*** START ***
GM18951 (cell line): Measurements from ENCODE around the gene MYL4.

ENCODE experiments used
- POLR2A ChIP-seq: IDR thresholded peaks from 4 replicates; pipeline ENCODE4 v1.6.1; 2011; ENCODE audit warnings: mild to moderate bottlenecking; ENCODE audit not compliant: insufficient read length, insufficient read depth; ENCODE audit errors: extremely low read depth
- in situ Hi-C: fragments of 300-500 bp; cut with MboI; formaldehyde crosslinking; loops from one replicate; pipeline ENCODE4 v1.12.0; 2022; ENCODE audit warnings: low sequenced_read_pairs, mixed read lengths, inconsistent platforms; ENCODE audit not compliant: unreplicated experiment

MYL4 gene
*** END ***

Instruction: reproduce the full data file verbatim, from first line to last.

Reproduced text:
GM18951 (cell line): Measurements from ENCODE around the gene MYL4.

ENCODE experiments used
- POLR2A ChIP-seq: IDR thresholded peaks from 4 replicates; pipeline ENCODE4 v1.6.1; 2011; ENCODE audit warnings: mild to moderate bottlenecking; ENCODE audit not compliant: insufficient read length, insufficient read depth; ENCODE audit errors: extremely low read depth
- in situ Hi-C: fragments of 300-500 bp; cut with MboI; formaldehyde crosslinking; loops from one replicate; pipeline ENCODE4 v1.12.0; 2022; ENCODE audit warnings: low sequenced_read_pairs, mixed read lengths, inconsistent platforms; ENCODE audit not compliant: unreplicated experiment

MYL4 gene